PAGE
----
Scientists appear to be taking over the U.S. Department of Energy. The White House announced today that it was nominating Kristina Johnson, currently provost of Johns Hopkins University, to be undersecretary of energy. If confirmed, she'll move into an office down the hall from Energy Secretary Steven Chu, former director of Lawrence Berkeley National Laboratory, and oversee a wide swath of DOE's activities, including development of energy from coal, wind, solar, and nuclear sources, and the management of radioactive waste. The position is distinct from undersecretary for science, which oversees DOE's $4.8 billion Office of Science.
Johnson, an electrical engineer, previously served as dean of Duke University's Pratt School of Engineering. She also directed an NSF Engineering Research Center for Optoelectronic Computing Systems when she was on the faculty of the University of Colorado, Boulder.
Johnson, 51, is not considered an expert on energy policy. But she has extensive experience turning laboratory innovations into commercial products—something that Chu says he wants DOE to do better. She has cofounded several companies and holds 129 U.S. and foreign patents or patents pending.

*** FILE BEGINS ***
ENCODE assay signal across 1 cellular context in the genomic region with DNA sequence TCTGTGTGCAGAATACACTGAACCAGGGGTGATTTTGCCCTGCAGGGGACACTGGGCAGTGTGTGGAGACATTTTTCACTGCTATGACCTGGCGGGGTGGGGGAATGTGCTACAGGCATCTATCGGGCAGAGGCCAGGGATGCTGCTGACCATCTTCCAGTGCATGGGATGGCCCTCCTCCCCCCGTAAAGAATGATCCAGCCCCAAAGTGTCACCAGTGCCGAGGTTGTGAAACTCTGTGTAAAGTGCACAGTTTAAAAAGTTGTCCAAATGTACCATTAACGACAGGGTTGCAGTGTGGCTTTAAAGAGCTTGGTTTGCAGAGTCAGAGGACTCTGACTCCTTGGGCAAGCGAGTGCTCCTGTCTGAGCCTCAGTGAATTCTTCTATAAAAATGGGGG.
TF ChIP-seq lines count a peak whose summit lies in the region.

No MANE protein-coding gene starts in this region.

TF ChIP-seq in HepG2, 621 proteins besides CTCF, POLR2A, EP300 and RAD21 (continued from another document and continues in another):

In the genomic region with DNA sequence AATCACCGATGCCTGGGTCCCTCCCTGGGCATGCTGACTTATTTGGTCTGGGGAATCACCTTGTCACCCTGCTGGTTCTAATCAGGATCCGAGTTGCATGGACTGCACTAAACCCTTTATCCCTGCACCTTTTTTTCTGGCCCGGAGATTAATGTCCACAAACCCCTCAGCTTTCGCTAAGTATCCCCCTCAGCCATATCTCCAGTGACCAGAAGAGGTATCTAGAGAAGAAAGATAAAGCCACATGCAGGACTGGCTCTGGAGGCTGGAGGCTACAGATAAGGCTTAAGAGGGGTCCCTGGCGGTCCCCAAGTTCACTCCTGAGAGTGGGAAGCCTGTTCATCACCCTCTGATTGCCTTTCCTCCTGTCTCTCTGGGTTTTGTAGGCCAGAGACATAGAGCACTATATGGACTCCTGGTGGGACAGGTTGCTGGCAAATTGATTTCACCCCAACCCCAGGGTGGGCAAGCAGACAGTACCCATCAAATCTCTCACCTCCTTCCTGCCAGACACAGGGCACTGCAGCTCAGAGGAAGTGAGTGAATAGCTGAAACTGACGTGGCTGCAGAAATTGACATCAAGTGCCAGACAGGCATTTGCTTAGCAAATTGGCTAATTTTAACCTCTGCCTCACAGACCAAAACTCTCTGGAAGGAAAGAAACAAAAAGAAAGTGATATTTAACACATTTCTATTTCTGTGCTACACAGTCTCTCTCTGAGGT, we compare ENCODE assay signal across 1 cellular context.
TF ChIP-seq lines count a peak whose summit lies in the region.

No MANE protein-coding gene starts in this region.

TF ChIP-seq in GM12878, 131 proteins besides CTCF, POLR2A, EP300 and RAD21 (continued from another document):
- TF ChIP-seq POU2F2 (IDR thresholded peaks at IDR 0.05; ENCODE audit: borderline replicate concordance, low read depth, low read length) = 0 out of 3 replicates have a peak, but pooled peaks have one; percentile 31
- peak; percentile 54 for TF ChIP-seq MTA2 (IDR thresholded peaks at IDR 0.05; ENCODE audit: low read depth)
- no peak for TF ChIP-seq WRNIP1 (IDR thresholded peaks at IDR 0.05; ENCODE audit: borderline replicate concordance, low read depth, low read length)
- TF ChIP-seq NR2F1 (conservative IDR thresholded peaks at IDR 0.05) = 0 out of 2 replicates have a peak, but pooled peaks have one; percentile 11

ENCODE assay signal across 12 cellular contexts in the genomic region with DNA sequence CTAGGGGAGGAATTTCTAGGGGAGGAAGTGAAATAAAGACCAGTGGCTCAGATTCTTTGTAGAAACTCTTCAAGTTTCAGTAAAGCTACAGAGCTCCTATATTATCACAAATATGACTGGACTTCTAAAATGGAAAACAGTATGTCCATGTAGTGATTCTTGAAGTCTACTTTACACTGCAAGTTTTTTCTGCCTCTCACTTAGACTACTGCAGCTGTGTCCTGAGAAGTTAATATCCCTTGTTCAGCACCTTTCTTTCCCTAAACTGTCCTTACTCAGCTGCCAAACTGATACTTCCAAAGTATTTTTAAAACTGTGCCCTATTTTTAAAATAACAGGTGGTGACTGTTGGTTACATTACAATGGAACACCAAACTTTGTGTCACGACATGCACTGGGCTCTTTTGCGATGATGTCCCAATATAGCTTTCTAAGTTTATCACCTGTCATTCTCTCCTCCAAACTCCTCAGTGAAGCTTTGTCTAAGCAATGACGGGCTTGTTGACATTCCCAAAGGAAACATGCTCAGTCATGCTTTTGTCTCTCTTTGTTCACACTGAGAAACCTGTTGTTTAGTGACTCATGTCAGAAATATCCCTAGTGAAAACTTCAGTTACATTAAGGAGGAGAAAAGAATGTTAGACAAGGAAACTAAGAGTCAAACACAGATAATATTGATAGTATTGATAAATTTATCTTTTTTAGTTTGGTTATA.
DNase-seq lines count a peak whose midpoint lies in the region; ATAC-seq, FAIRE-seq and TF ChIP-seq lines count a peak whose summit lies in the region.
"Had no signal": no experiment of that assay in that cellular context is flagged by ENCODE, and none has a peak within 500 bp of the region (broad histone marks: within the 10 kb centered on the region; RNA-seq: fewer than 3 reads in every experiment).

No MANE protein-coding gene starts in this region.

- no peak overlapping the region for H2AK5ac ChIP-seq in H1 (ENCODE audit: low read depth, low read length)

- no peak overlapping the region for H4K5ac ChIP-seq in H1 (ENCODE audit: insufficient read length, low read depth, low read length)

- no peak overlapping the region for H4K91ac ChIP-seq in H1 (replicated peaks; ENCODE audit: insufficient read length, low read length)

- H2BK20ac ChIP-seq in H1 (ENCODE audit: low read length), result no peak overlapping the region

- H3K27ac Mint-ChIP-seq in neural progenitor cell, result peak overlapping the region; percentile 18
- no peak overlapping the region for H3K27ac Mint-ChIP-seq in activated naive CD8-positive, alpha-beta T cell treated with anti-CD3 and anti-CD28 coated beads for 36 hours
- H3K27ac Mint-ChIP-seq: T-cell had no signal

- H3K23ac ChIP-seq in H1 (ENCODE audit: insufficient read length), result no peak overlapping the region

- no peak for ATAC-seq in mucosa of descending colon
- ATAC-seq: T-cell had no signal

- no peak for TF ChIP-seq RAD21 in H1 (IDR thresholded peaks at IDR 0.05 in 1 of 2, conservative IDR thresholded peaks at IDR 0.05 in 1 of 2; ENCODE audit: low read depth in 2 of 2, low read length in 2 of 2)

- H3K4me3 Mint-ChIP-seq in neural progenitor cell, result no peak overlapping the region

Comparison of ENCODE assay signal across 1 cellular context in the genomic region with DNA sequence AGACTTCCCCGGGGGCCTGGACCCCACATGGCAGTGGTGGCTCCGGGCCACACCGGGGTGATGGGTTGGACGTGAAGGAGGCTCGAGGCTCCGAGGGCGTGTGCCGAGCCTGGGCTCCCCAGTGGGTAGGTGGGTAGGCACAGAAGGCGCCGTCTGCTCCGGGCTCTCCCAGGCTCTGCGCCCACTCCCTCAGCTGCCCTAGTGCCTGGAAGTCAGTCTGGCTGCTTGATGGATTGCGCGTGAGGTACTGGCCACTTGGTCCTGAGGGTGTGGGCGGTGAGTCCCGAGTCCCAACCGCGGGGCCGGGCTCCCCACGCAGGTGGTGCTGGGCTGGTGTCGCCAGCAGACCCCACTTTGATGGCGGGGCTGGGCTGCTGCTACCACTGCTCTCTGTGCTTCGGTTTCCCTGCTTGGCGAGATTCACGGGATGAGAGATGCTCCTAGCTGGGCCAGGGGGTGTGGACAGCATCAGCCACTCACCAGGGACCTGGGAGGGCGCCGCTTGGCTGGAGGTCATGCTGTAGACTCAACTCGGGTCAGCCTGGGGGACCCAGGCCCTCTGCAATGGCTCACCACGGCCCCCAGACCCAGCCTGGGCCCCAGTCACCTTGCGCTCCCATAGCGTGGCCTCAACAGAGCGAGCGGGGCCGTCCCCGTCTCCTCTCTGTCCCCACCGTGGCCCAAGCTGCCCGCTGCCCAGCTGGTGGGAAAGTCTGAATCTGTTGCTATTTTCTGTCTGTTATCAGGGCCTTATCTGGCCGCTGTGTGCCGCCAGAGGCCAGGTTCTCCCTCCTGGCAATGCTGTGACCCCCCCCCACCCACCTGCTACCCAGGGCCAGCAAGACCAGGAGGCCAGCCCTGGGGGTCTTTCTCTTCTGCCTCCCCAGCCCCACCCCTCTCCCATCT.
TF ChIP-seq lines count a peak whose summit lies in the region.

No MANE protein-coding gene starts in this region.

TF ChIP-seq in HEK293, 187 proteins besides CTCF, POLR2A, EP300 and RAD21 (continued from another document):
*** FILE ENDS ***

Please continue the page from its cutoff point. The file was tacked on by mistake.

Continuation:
Ernest Moniz, a professor of physics at MIT who ran both the science and energy shops at DOE during the Clinton Administration, says the leap from academia to DOE isn't as big as you may think. "She's accustomed to dealing with bureaucracies that may not be completely responsive," he says. One key part of the job, he adds, is building a good relationship with Congress.
That's something Johnson is likely to do well, says Robert Clark, who worked with her at Duke before taking over as dean of the University of Rochester's School of Engineering and Applied Sciences. "She's memorable," says Clark. "Very smart and quite charming. I think it would be a great match."